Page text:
The birds you can spot ranges from the magnificent wedge-tailed eagle to smaller species like the White-throated needletail, Rufous scrub-bird and wompoo fruit-dove.






Dorrigo National Park


Dorrigo National Park in the rainforest-rich North Coast region of New South Wales is about 450 km north of Sydney (halfway between Sydney and Brisbane). Take the Pacific Highway south from Coffs Harbour, turn right at the Bellingen/Armidale turnoff, then come up the beautiful Waterfall Way.


Dorrigo’s rainforests, on the edge of the Great Escarpment, are amongst Australia’s most easily reached. Dorrigo National Park’s well-known boardwalks (on forest floor and at treetop level) make the going easy for visitors.


Dorrigo Rainforest Centre is a foremost CERRA interpretation centre. The plateau rises to 1586 metres and is at the centre of the now extinct Ebor Volcano, which helped create the region’s topography about 18 million years ago.


You can choose to take short strolls under the rainforest canopy, or to tackle longer and more challenging like the trek (just under 5 kilometres) to the top of Casuarina Falls. It starts from the Never Never picnic area along Sassafras Creek and passes through cool rainforest and eucalypt stands and Aboriginal historic sites. Views of McGrath’s Hump and the Great Escarpment are truly breathtaking.



Mount Warning National Park


The sun’s rays hit Mount Warning before anywhere else on the Australian continent. This 1156-metre-high mountain is the leftover central plug of the Tweed shield volcano.

The park is located about 800 km north of Sydney; near the place the Tweed River meets the sea at the border of New South Wales and Queensland.


The iconic attraction of the national park, Mt Warning, is a volcanic remainder once used by mariners as a landmark to warn them of offshore reefs. Captain James Cook gave the mountain its ominous-sounding name in 1770. The local Bundjalung Aboriginal people know the mountain as Wollumbin, meaning Cloud Catcher.


Sunrise is a predominantly magical time at Mt Warning. Under the established laws of the Bundjalung Aboriginal people, only certain people can climb Mt Warning, so if you choose to respect their wishes, consider a stroll along the 200-metre Lyrebird Track or a picnic at the Korrumbyn picnic area as an alternative to attempting the nine-kilometre return journey.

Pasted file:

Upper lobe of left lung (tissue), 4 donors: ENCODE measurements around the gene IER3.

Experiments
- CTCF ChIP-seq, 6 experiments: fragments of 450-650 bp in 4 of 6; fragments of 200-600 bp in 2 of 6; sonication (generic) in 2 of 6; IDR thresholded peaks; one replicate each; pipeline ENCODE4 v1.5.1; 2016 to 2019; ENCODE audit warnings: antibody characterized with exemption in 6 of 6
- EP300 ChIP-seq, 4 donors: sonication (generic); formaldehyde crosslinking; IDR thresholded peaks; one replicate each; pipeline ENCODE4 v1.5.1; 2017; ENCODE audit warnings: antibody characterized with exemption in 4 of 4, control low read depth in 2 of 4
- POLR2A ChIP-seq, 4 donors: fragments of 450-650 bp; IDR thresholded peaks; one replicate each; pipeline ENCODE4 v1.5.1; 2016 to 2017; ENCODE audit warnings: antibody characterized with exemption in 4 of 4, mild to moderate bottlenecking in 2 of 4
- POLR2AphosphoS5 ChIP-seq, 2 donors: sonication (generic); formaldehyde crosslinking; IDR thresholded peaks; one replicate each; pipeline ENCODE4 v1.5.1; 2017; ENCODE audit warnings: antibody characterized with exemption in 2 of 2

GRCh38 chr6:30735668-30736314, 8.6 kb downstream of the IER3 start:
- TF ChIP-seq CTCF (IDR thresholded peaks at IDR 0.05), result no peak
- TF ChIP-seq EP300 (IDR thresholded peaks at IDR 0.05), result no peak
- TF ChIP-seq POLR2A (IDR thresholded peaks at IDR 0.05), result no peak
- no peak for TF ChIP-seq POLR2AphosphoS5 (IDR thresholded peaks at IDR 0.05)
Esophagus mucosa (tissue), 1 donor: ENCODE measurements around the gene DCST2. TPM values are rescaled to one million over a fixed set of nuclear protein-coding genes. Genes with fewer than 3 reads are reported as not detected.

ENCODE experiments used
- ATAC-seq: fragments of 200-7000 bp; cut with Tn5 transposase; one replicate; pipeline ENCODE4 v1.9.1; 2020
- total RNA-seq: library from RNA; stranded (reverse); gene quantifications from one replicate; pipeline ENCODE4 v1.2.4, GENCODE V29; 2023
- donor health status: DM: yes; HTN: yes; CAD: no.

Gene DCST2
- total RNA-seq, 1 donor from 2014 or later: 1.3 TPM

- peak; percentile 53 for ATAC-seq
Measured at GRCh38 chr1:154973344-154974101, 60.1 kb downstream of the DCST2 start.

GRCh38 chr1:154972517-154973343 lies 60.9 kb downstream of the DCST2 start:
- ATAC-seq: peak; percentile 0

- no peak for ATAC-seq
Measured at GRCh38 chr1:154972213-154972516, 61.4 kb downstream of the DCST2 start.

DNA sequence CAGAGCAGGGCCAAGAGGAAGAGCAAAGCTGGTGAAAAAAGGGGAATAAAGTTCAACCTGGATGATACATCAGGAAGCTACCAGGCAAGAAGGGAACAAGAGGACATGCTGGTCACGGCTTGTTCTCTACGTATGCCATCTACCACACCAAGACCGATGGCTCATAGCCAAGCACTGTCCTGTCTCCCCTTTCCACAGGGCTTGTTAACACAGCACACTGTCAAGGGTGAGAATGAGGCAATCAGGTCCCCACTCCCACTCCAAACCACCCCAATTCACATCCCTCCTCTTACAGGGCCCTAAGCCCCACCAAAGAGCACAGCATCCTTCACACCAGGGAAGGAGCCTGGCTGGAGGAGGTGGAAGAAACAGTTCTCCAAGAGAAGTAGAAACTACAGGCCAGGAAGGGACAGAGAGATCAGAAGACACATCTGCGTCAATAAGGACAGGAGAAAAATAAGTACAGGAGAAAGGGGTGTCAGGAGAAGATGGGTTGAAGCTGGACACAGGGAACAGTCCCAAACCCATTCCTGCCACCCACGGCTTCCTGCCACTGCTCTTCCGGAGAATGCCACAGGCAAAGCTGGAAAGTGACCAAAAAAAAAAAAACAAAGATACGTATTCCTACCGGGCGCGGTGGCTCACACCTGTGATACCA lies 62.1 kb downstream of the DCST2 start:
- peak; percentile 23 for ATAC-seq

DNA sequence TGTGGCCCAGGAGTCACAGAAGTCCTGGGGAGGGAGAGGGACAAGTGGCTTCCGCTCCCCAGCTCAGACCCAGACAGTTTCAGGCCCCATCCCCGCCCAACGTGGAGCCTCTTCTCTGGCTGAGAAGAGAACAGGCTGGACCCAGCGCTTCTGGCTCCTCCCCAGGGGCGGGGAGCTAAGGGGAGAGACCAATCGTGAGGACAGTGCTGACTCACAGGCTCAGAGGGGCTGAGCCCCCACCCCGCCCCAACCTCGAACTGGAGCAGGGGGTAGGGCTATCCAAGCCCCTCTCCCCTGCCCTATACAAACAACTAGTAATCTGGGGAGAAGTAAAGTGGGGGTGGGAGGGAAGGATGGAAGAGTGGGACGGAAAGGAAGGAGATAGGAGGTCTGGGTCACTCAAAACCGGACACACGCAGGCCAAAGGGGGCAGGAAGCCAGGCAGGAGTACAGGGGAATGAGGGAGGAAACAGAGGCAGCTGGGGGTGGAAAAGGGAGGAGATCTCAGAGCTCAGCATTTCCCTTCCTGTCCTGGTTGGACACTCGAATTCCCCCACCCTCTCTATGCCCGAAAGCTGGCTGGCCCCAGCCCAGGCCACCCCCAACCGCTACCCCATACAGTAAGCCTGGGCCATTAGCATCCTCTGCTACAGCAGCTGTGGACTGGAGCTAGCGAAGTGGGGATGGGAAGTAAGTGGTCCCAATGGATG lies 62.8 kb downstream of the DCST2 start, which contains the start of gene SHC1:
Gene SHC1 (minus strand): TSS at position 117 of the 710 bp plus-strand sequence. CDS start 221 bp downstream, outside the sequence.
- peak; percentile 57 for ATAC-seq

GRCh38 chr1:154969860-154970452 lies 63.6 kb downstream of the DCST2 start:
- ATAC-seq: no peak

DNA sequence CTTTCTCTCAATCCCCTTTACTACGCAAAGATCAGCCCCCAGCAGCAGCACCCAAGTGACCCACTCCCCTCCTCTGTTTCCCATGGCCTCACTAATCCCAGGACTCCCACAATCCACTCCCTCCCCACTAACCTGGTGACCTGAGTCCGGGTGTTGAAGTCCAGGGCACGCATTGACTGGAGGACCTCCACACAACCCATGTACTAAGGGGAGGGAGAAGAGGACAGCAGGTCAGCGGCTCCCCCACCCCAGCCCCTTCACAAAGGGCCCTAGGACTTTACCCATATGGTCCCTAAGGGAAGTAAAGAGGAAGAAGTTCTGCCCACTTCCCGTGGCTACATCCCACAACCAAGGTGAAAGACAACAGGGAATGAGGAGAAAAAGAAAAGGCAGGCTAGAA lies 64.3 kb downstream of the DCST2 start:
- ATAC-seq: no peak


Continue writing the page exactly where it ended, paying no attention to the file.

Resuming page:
Mungo National Park


One of the world’s most significant human cremation sites, Mungo National Park, is also Australia’s first World Heritage-listed national park. The park is situated 987 km west of Sydney, and 110km northeast of Mildura


Mungo National Park is a part of the Willandra Lakes World Heritage Area, a chain of dried-out lakes that were once strung between Willandra Creek and the main channel of the Lachlan River in Outback NSW.

Lake Mungo has dried out approximately 14,000 years ago, a huge crescent-shaped dune, called the Walls of China, stretches along the eastern shore of the lakebed. The wind and water are constantly eroding these dunes, of mud and sand. What remains today is a fragile landscape of crinkled, fluted outcrops and shifting sand, which changes colour from a daytime khaki to the vibrant yellows, oranges, and deep wine reds of sun set.


It was at Mungo, that a young scientist stumbled across “Mungo Woman”, the remains of a cremated skeleton of a human. Six years later, he found Mungo Man, buried in a pit strewn with ochre.


Stone flake tools are strewn across the landscape, and peeking out of the mud are prehistoric wombat holes, fossilised chunks of Eucalyptus trees, and the bones of long-dead marsupials, including extinct buffalo-sized wombats and giant kangaroos.



Kosciuszko National Park


This UNESCO Biosphere Reserve is one of the world’s best national parks and the biggest in New South Wales. Kosciuszko National Park, which is located about 400 km southwest of Sydney, is five hours by road or 50 minutes by air. Rising above the park is Australia’s highest mountain, Mt Kosciuszko.


The mountainous region between the Australian Capital Territory and the Victorian border is a wild and stunning region and Kosciuszko National Park, spreading almost 675,000 hectares, cocoons the best of it.


Here, in the highest elevations of Australia’s Great Dividing range in the Snowy Mountains, you can walk through alpine herbfields, explore caves and limestone gorges, enjoy scenic drives and stay at historic huts and homesteads – all within sight of the tallest mountains in Australia.


Famous mountain villages in the region are Charlotte Pass Village, the highest resort village in Australia; Thredbo Village, with its great restaurants, and Jindabyne.